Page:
A minute or so passed. Buck was odd:  but he wasn't bad. Alexandra just thought him bizarre. He knew all sorts of things but magic totally eluded him. All those muscles came from somewhere, but he said he wasn't normally a worker- he just "worked out" and wanted to see himself get stronger! And perhaps the only thing she could admonish him for would be his appetite, he ate enough for three people! Guess that's how he got so big.

"You like to read?" Buck nudged her bed. "I heard it from your mother."

Alexandra nodded... and then shot up, grabbing for the small beauty book she had. When she couldn't find it she turned and saw that Buck had it in his hands. Closed, thankfully, yet the man still eyed the covers and the title. Genuine and Effective Formulae for Beauty, Wealth and Goodness, and it had a little emblem of a heart and potion flasks emblazoned in the tough leather on the front. It had cost her almost a month's worth of her money! "Give me that back! Please."

The man eyed the cover for a few long moments, then he placed it in her outstretched palms. The little woman snapped it up and held it to her chest. For as nice and polite as he acted he could've kept his paws off her books! "Woah-hey, alright! I was just curious what it was. It fell on the floor, you wouldn't want it getting dirty."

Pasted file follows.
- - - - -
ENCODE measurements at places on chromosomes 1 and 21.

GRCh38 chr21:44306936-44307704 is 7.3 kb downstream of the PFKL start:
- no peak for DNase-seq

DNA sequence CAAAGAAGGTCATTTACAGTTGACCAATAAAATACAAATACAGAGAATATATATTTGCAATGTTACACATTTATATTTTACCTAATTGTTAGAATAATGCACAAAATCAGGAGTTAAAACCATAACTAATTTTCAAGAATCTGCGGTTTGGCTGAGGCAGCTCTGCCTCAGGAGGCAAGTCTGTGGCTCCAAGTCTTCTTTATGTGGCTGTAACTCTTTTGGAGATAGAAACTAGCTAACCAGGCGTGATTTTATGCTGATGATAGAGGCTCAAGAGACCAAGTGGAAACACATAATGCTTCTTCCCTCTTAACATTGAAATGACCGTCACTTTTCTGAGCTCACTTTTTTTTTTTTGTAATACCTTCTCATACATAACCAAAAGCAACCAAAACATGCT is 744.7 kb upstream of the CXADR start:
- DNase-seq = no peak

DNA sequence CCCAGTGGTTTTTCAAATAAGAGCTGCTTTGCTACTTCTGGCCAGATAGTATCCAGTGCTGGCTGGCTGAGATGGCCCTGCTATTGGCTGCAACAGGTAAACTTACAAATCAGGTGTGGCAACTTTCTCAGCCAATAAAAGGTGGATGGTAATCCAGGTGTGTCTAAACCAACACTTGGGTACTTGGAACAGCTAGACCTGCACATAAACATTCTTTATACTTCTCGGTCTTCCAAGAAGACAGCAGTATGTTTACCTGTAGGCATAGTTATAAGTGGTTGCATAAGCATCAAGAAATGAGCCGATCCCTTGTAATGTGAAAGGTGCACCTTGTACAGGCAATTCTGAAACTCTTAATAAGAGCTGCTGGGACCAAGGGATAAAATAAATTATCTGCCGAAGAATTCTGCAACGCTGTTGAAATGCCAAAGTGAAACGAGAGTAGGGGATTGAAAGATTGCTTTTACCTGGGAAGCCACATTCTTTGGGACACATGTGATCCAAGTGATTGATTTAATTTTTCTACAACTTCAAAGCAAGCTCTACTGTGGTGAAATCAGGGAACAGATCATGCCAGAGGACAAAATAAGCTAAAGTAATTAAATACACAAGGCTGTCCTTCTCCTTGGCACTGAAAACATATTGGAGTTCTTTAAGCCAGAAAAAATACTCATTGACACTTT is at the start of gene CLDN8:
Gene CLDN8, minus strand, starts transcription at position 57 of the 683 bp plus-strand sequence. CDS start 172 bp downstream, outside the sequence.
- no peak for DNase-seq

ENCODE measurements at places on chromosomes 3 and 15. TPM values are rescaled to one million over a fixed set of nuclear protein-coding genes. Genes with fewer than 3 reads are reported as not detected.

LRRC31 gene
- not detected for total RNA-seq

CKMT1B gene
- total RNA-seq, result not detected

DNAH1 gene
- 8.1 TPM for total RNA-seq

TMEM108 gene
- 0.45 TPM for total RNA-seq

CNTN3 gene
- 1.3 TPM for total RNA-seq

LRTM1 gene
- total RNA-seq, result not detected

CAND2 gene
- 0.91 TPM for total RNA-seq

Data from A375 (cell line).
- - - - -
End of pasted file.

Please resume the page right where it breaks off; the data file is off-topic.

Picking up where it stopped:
"...Thanks." She murmured, putting it aside, holding it close.

Buck sat there for a moment, looking her square, then he leaned back. His joints popping interrupted the quiet breeze she enjoyed. He idly sipped on his cider. She couldn't believe the man was just nineteen or twenty- right around her age, he acted so... worldly. Like he always had something to say or advice to give. Alexandra didn't buy the idea he was from another world: he went about things too easily, with little trouble. And besides... somebody from another world wouldn't know a thing about Ziva, the Goddess Unspoken. 

He hummed, and leaned out the window. "I think reading's nice. Wish I had more time for it back home. What do you like to read?"

Alexandra tightened her grip on her book. "Novels. Things like this. I think they're neat. I like the stories they tell, they take me out of this little town."

The man leaned to the side. "Really now? Is that unusual here?"

She nodded in return, scooting back and pulling her pillow up to get more comfortable. "Yes, if you couldn't tell."

Buck probably thought of something sage, and she half-expected him to offer advice: maybe reveal he had a mission from his other world, or that the book he kept (she'd tried to get into it, the locket wouldn't open!) had special directions just for her. The thought made her heart beat a little faster. Just a little bit. That may have just been her imagination, or the flu making her head so light it might float off. She fell into her pillow and cast him a look.

The next words surprised her:

"Well, would you like me to tell you stories? I've got a lot of them."

"You know... Go ahead. It might be interesting."

9